1 cup creamed cottage cheese drained and slightly pressed
1 large, tart cooking apple
3 egg yolks
1 egg white
2 tbsp. brown sugar
1 tsp. white wine
1 tsp. rosewater
1/8 tsp. each salt, nutmeg, cinnamon
¼ cup flour
Butter to fry in
Additional sugar to sprinkle on

Drain the liquid from the cheese and press it through a sieve, quarter, core, and peel the apple, then mince or grate it through the large holes of a grater. Beat together all the ingredients except the butter into a thick batter.

Heat a large skillet or griddle until a drop of water sizzles when dropped on it, and then melt the butter on it. Drop spoonful's of the batter onto the griddle, forming oval shaped pancakes about four inches long. Cook over medium heat until brown on the underside, then turn the pancakes carefully – they break easily—and brown the other side.

As they are baked, transfer the pancakes to a warmed serving dish to keep warm. Sprinkle brown sugar over them and then serve immediately.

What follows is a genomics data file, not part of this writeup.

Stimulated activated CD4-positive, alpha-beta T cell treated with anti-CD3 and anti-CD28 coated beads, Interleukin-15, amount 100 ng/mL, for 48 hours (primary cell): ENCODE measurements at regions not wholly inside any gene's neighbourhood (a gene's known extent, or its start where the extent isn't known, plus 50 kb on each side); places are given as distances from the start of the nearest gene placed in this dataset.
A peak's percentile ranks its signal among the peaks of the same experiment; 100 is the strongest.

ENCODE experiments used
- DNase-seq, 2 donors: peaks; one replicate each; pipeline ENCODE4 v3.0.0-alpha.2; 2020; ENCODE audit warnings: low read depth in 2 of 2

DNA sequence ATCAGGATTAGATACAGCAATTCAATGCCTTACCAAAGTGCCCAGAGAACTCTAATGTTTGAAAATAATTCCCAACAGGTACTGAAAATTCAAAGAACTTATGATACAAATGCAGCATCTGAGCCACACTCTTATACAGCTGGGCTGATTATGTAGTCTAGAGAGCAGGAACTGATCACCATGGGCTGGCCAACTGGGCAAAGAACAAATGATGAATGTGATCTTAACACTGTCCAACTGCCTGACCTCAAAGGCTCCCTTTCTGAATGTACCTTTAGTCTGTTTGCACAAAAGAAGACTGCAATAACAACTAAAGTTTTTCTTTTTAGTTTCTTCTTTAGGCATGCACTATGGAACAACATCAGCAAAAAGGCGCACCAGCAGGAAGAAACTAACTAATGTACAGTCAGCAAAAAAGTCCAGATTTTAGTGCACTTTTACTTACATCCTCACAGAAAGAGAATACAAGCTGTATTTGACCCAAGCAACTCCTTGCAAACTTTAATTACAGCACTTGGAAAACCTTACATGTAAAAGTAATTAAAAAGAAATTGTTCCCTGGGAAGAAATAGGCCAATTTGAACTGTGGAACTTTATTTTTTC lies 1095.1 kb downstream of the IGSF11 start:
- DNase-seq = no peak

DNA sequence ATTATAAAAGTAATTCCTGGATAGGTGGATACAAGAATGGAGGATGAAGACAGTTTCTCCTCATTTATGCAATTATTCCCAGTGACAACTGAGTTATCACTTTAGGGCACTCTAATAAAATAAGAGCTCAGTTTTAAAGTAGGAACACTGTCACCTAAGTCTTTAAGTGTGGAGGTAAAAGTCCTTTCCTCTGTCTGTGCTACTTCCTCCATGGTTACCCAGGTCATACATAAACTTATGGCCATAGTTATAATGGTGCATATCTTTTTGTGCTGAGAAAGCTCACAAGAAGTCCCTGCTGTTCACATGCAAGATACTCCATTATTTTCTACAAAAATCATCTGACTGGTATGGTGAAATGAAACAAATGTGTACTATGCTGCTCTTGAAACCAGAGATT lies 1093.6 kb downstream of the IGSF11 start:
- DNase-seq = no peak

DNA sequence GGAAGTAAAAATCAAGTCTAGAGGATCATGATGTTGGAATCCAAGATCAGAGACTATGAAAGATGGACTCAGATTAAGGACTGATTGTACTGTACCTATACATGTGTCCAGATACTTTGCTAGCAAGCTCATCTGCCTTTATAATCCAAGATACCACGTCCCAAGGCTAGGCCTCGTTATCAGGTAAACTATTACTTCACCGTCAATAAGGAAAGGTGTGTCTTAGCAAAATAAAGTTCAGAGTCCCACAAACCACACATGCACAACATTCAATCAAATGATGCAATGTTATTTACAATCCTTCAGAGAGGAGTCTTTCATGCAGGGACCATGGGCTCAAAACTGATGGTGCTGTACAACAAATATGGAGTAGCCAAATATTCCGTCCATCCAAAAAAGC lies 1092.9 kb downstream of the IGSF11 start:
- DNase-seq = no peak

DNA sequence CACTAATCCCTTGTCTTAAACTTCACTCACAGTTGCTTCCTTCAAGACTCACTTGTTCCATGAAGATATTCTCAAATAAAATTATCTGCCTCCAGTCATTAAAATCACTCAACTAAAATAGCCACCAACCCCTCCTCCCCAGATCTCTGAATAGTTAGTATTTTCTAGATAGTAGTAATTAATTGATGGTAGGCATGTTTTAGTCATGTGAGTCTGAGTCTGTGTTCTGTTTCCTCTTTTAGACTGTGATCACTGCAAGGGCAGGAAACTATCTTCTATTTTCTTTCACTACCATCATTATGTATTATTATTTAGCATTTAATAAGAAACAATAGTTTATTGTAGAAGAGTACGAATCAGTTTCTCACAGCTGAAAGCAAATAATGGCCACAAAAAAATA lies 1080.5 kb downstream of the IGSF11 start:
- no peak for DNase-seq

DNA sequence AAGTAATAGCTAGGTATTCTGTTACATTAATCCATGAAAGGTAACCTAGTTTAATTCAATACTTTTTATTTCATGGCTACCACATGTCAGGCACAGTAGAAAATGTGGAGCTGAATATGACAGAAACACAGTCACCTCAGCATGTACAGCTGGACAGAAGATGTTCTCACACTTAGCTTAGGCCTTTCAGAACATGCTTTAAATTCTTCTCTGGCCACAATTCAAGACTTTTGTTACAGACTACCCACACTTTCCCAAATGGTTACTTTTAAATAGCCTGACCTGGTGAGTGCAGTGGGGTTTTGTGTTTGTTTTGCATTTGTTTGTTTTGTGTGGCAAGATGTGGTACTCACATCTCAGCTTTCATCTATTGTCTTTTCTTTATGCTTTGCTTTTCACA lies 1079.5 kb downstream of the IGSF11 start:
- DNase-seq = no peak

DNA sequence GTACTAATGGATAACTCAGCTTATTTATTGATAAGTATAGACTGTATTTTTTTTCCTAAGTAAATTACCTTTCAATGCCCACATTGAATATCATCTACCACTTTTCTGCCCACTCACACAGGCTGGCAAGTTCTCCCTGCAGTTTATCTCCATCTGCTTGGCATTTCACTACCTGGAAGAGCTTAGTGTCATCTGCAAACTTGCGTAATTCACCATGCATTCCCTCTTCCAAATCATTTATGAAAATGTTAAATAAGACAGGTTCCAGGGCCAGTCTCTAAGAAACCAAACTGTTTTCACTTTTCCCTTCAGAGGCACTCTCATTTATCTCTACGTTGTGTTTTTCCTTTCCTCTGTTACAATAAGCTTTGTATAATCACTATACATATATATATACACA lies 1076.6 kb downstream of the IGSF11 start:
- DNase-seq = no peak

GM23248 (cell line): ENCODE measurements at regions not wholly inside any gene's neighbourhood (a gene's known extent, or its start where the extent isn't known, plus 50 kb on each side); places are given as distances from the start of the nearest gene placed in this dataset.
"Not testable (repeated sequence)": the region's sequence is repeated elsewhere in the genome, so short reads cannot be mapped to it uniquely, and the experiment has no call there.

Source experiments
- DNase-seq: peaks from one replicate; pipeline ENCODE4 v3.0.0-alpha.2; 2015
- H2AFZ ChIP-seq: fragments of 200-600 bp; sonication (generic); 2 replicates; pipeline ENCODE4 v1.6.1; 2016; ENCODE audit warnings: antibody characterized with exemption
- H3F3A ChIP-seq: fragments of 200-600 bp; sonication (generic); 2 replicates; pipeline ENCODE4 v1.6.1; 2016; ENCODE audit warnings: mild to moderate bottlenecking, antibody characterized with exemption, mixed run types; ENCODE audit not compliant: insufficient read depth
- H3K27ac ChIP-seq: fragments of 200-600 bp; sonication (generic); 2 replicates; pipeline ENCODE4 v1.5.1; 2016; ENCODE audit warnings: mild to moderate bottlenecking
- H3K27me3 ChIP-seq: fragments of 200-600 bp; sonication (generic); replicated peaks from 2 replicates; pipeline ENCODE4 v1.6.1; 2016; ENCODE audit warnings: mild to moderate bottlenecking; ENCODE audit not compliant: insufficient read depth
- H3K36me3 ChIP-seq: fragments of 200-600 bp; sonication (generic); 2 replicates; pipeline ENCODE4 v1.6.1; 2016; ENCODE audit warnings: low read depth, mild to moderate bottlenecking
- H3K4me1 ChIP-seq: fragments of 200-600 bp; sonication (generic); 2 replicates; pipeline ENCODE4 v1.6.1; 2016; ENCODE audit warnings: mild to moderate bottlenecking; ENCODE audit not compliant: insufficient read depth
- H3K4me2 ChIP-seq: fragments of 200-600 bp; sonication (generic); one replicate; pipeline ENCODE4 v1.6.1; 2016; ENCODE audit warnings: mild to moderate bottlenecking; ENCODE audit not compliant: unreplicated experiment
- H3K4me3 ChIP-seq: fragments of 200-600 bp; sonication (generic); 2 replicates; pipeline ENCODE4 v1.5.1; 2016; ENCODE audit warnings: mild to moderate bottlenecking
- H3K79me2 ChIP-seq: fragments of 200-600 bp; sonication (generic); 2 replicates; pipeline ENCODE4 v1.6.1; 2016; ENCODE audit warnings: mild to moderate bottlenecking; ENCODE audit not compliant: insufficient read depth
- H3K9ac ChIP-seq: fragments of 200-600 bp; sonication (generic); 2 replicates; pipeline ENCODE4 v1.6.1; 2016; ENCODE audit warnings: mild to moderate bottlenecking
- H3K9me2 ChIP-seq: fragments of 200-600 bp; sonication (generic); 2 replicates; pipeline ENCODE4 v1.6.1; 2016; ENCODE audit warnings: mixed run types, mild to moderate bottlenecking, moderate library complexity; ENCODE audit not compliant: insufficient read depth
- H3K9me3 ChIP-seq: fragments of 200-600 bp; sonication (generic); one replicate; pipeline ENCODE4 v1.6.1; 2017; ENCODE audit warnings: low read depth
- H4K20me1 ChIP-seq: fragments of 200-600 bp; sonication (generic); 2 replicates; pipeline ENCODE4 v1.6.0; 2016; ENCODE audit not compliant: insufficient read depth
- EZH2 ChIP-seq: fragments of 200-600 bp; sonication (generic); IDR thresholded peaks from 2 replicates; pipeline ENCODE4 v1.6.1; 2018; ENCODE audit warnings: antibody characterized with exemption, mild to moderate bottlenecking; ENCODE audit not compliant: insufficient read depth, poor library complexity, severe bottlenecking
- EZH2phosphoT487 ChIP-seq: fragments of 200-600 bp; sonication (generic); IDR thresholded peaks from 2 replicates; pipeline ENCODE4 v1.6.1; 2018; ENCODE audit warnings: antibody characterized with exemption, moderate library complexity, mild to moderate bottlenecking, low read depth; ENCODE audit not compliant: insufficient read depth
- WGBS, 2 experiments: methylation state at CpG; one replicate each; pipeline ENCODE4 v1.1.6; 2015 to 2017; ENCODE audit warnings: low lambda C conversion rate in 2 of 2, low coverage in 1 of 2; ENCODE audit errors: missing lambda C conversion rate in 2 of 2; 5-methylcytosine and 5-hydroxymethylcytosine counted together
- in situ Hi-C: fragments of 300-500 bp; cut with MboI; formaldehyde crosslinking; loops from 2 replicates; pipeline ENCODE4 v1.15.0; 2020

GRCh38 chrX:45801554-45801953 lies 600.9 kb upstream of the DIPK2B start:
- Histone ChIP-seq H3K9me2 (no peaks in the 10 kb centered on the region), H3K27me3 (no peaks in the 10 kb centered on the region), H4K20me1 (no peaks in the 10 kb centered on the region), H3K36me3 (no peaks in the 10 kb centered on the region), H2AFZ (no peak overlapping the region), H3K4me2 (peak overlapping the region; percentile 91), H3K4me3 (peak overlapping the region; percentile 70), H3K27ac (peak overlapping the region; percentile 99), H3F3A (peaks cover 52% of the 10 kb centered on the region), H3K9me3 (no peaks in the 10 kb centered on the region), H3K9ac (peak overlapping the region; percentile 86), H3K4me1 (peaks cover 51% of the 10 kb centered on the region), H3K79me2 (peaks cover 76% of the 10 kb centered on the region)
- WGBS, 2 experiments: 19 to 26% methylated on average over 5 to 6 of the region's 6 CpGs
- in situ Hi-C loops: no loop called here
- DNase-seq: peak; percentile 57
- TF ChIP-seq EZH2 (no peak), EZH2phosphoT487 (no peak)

Funges (The Forme of Cury, c. 1390) - Take Funges and pare hem clere and dyce hem. take leke and shred him smal and do him to seeþ in gode broth color yt wȝt safron and do þer inne pouder fort and serve hit forth.

1 pound mushrooms, sliced
1 cup vegetable broth
1 leek, finely sliced
1 tsp. Powder Fort
1 pinch saffron

Combine vegetable broth and saffron in a pot and bring to a simmer. Add mushrooms and leeks to broth, cook until tender. Stir in powder fort before serving.

Chawatteys (Harlieian MS 279, c. 1430) Take buttys of Vele, and mynce hem smal, or Porke, and put on a potte; take Wyne, and caste + er-to pouder of Gyngere, Pepir, and Safroun, and Salt, and a lytel verjus, and do hem in a cofyn with yolks of Eyroun, and kutte Datys and Roysonys of Coraunce, Clowys, Maces, and + en ceuere + in cofyn, and lat it bake tyl it be y-now.

3 cups chopped pork or veal (about 18 oz)
3/4 c red wine
5 threads saffron
3/4 t ginger
3/4 t pepper
3/4 t salt
1 t wine vinegar
9 egg yolks
3/8 c dates
3/8 c currants
1/4 t cloves
1/2 t mace
double 9" pie crust

Cut the meat up fine (1/2" cubes or so). Simmer it in a cup and a half of water for about 20 minutes. Make pie crust, fill with meat, chopped dates and currents. Mix spices, wine, vinegar and egg yolks and pour over. Put on a top crust. Bake in a 350deg. oven for 50 minutes, then 400deg. for 20 minutes or until the crust looks done.